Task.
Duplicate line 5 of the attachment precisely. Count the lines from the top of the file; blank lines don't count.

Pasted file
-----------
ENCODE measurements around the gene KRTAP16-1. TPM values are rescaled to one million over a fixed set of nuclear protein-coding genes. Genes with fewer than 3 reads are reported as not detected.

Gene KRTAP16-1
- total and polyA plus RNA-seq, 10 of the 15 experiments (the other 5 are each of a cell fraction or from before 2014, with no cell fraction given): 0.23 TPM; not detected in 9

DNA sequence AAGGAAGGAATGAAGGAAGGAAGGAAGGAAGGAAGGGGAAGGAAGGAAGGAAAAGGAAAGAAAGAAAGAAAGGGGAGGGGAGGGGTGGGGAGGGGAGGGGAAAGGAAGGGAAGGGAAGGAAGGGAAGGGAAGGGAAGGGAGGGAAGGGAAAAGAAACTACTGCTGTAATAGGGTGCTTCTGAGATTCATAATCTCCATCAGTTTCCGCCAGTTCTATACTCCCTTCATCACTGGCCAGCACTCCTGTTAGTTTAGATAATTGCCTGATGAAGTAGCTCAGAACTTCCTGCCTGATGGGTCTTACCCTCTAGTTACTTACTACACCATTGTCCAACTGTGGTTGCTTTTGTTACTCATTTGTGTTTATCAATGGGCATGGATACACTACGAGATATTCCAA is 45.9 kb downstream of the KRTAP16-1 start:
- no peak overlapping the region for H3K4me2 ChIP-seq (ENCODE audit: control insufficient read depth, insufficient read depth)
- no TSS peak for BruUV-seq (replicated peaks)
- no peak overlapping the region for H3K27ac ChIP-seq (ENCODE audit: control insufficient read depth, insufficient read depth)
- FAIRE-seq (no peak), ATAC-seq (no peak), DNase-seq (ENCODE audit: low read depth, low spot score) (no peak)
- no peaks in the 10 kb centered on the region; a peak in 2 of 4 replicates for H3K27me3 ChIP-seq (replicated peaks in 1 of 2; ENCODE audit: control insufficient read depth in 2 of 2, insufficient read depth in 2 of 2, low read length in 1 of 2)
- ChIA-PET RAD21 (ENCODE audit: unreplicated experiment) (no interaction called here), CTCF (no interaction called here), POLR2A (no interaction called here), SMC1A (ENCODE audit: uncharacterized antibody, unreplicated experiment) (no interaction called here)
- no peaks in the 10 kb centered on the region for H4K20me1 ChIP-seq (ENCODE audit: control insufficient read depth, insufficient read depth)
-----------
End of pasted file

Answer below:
- no peak overlapping the region for H3K4me2 ChIP-seq (ENCODE audit: control insufficient read depth, insufficient read depth)